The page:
Embodiment lab

Welcome to the embodiment lab. We are a group focussing on embodiment in the contexts of psychotherapy, learning, research and the arts.

What do we mean by the term embodiment?

We are employing this term to refer to and emphasise the subjective experience of the lived body. Embodiment denominates a field of research in which the reciprocal influence of the body as a living, animate, moving organism with cognition, sensation, emotion, perception, and action is investigated in relation to the expressive and impressive functions at individual, interactional, and extended levels (Koch & Fuchs, 2011).

There has been growing attention in recent years to the concept of embodiment. From a phenomenological perspective it stresses the agent’s lived body experience and the role of the dynamic body rather than forms of cognitive involvement with movement. It holds that the attribution of meaning to movement is action-based and enactive involving the motor-knowing of the observer and performer. Embodiment phenomena are related to bodily states such as postures, arm movements, facial expressions that play a central role in information processing. (Barsalou et al., 2003)

Embodiment could refer to the biological and physical presence of our bodies, necessary preconditions for subjectivity, emotion, language, thought and social interaction. Merleau-Ponty (1962) distinguishes between the objective body (the body as a physiological entity/having a body) and the phenomenal body, my (or your) body as I (or you) experience it (being a body). Thus, although there is an experience of our body as a physiological entity the tendency is to experience our body as a unified potential or capacity for doing things/responding to a need via movement. Motor capacities (expressed as bodily confidence) do not depend on an understanding of the physiological processes involved in performing these actions. Embodiment therefore refers to the phenomenal body and to the role it plays in our object-directed experiences.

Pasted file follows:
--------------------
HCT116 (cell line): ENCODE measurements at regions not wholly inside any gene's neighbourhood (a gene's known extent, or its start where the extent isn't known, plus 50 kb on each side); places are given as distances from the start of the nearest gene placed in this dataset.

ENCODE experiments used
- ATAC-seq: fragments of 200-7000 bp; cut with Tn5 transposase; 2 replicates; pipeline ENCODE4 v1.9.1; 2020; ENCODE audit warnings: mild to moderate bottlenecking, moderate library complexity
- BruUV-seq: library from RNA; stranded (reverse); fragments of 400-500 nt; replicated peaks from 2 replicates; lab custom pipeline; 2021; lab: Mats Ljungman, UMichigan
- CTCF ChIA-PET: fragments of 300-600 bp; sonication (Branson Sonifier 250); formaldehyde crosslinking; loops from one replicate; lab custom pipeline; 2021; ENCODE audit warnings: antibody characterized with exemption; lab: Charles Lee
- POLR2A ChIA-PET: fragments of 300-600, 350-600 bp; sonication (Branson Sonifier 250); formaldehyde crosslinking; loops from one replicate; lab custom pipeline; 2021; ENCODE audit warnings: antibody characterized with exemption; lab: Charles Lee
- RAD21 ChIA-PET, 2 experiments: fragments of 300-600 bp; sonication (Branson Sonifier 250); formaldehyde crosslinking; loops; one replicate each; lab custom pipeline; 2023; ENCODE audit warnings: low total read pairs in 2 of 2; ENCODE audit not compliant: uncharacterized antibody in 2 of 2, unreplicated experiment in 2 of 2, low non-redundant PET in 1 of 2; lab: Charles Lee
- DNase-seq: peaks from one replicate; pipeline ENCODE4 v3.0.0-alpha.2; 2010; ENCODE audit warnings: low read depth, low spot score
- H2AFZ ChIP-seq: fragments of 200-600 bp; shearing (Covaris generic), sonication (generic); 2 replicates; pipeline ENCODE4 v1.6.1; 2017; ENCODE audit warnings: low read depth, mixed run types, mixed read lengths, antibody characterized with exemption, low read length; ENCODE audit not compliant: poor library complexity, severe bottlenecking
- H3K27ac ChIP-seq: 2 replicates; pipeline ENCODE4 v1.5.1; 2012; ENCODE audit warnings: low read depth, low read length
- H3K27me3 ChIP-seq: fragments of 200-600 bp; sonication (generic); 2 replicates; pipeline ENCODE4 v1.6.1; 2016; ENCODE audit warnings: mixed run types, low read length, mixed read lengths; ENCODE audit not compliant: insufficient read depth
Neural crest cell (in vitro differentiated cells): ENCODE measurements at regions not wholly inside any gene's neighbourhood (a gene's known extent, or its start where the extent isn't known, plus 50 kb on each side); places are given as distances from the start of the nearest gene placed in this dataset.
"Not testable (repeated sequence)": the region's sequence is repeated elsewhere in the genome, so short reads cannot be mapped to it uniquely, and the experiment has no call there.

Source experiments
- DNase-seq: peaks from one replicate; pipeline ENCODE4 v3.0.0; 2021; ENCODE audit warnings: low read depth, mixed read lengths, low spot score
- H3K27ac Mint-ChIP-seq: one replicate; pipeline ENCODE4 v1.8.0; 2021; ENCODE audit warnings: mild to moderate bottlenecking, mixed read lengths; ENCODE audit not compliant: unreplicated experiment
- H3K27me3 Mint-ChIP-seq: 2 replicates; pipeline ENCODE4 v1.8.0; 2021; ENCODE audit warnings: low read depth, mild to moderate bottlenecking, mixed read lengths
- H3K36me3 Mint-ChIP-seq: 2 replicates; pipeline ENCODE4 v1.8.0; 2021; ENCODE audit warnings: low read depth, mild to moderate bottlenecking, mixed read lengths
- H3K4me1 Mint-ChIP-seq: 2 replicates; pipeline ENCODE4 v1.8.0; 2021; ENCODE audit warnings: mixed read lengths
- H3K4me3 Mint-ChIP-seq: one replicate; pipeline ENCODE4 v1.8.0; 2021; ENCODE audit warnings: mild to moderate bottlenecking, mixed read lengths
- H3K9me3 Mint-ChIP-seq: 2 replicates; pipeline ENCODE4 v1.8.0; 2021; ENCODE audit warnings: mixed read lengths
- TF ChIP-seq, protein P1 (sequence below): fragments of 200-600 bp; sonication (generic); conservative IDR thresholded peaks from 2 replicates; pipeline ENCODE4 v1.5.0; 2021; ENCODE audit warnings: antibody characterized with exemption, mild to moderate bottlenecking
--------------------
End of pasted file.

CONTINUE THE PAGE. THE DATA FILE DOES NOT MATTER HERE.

Embodiment on this view is an existential condition in which the body is the subjective source of experience (Csordas, 1999). It arises from culture and the experience of being-in-the-world. Rosch, Thompson and Verela (1991) refer to an ‘enactive’ (Thompson, 2007) approach to cognition (a dynamic interaction between an acting organism and its environment):

By using the term embodied we mean to highlight two points: first that cognition depends upon the kinds of experience that come from having a body with various sensorimotor capacities, and second, that these individual sensorimotor capacities are themselves embedded in a more encompassing biological, psychological and cultural context (Rosch, Thompson & Verela, 199:172-3).

Cognitive science claims intelligent behaviour emerges from the interplay between brain, body, and world and this interaction is termed embodied, embedded cognition. Embodiment refers to both the embedding of cognitive processes in brain circuitry and to the origin of these processes in an organism’s sensory-motor experience. Thus, action and perception are no longer interpreted in terms of the classic physical-mental dichotomy, but rather as closely interlinked (Fuchs, 2009). Embodiment research has shown that the line between mind and body is not a one-way street. Consequently, the body has a strong influence on the mind.